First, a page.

Step-by-step Guide to Growing Broad beans
Vicia faba (fam. Legumuwsae)
Sowing to harvesting time: 3-4 months for spring sowings; 6-7 months for autumn sowings
Size: standard varieties 60-90 cm (2- 3’) tall, dwarf varieties 30 cm (1’) tall
Yield: 5 kg (11 lb) per 3 m (10’) double row
Once an extremely common vegetable, and the only beans grown in Britain—no ‘beano’ was the same without them— the broad bean is now less widely grown. Nevertheless, the ancient broad bean is an undemanding and rewarding early summer vegetable and is eminently suitable for the amateur gardener. It is the first legume to produce a crop in the early summer, and fresh youngare a welcome change from the winter greens which are the most readily available alternative at that time of the year.
The broad bean is a distinctive plant with a square, erect stem, which can be up to 1 m (3’) tall in most varieties, and is occasionally branched. It is pollinated by insects and bears clusters of white, black-blotched flowers in the axils of the leaves. The fertilized flowers develop into pods which hang down from the leaf axils and, depending on the length of these pods and the number of beans in them, broad beans can be divided into two types. Longpod varieties have the longer pods containing about 8 rather oblong beans; Windsor varieties have shorter pods containing fewer large, circular beans. Longpods are extremely hardy and in most areas can be sown in the late autumn to produce an early crop. Windsor varieties are later, producing a heavy crop of flavoursome beans in summer from a spring sowing.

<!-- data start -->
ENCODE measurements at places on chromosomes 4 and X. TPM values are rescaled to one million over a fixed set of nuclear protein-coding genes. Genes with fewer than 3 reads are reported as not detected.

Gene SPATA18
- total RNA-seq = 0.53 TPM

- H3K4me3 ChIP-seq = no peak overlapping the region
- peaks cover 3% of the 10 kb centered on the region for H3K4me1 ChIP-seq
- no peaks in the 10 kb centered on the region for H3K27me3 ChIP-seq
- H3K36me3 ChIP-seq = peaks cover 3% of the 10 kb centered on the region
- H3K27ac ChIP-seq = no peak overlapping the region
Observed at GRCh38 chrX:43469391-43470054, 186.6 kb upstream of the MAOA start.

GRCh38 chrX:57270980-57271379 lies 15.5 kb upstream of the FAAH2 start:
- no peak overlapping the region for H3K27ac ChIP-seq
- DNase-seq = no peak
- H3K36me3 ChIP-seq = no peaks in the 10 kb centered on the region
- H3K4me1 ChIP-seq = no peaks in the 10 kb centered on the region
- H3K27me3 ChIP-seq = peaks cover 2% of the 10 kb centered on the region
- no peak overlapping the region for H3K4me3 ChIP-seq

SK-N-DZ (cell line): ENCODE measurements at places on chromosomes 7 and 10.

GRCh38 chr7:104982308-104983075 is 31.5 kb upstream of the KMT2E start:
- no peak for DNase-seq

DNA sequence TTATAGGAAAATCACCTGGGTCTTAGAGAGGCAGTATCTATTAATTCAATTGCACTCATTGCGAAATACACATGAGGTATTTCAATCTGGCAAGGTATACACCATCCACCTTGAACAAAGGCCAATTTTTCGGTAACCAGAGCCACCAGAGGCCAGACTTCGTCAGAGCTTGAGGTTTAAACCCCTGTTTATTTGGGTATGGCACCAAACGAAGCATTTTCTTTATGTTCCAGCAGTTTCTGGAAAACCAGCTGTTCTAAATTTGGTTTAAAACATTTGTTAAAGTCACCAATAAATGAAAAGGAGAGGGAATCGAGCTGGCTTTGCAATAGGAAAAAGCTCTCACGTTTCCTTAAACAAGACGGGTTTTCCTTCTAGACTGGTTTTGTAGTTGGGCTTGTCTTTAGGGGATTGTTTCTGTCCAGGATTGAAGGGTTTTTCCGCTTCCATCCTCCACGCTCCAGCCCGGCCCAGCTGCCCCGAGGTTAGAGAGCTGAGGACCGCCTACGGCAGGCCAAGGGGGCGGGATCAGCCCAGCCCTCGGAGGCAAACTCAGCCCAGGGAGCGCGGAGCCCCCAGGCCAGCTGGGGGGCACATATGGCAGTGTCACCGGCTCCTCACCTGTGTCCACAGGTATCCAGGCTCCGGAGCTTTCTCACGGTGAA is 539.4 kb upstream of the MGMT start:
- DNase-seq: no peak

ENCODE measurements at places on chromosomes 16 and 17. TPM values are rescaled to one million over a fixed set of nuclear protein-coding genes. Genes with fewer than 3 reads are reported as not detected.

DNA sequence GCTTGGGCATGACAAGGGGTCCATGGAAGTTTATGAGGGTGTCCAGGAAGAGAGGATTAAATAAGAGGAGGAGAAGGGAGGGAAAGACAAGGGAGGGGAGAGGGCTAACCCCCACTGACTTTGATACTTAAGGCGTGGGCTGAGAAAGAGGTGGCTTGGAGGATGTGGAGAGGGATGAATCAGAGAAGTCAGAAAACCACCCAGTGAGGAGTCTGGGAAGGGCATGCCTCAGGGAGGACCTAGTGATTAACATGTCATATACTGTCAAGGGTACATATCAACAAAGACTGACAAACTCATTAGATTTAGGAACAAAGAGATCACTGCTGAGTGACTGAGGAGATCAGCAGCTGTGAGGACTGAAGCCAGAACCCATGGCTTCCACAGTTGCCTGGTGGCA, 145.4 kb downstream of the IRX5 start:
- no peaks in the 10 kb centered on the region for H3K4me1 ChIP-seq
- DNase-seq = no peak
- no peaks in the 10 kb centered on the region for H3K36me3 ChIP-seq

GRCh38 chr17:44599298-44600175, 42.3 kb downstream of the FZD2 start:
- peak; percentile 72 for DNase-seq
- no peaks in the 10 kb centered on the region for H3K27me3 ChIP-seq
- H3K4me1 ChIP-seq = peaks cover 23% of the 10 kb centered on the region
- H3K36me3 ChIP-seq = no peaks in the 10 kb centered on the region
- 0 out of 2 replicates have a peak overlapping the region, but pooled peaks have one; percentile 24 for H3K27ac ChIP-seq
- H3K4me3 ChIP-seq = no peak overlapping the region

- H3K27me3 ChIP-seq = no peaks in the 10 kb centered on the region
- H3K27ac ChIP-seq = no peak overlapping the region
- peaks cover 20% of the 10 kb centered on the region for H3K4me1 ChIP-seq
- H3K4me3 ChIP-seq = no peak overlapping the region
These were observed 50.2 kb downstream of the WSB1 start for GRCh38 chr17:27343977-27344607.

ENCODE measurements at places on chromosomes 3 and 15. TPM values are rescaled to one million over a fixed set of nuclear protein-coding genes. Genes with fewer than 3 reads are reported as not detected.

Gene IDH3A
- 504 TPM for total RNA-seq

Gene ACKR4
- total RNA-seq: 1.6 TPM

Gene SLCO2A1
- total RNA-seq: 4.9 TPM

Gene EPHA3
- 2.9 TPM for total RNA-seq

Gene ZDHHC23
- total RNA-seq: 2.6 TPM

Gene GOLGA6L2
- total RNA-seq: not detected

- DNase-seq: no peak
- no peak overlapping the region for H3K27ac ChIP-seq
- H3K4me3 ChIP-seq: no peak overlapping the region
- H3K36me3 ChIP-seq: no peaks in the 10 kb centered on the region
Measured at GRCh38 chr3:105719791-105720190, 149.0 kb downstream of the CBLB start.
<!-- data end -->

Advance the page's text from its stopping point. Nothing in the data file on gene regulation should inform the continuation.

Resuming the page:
If you buy broad beans from a shop they are invariably too old and have become hard and unappetizing. Home-grown broad beans, however, can be picked when they are still young and tender—a totally different proposition.
Choosing a site
Broad beans do best on an open site but they are not fussy and will grow quite happily anywhere in most gardens and allotments. You should select your site rather with the interest of other crops in mind. When fully grown the bean will form a hedge up to 1 m (3’) tall which will shade any rows of plants to the south of it. You should make sure that plants on either side get sunshine during at least part of the day by planting the beans so that the rows run north/south. It makes sense, too, to plant the beans alongside a crop, such as, that will appreciate the the beans provide in early summer; is another crop which benefits from shade in hot weather.
The best soil for broad beans is a rich heavy loam, well-manured from previous years and deep enough for the plants not to become short of water in the summer. Although broad beans are leguminous plants which obtain nitrogen from the bacteria in their root nodules (and leave the ground richer than they found it) they appreciate additional nitrogen in their early stages.also helps by keeping the ground moist during the summer. If the beans can follow on land well-manured from a previous crop, for example summer , this is ideal.
Do not worry, however, if your conditions are not perfect. Broad beans will do well on most soils provided that they are not waterlogged. If the beans are to follow another crop directly, just dig the soil well before sowing. If not, the land should be prepared in the autumn. Dig the soil deeply, adding gardenor well-rotted manure if the soil lacks it—a good general rate is about 4.5 kg per sq m (10 lb per sq yd). For spring sowings leave the ground rough so that it can be better broken up by the frost and add a further light dressing of compost two weeks before sowing.
Broad beans dislike an acid soil so test your soil and, if acid, add lime as indicated by a soil test kit, about six to eight weeks after digging.
A few days before sowing, add superphosphate, at the rate of 60 g per sq m (2 oz per sq yd). Rake in carefully, so as to produce a level seed bed.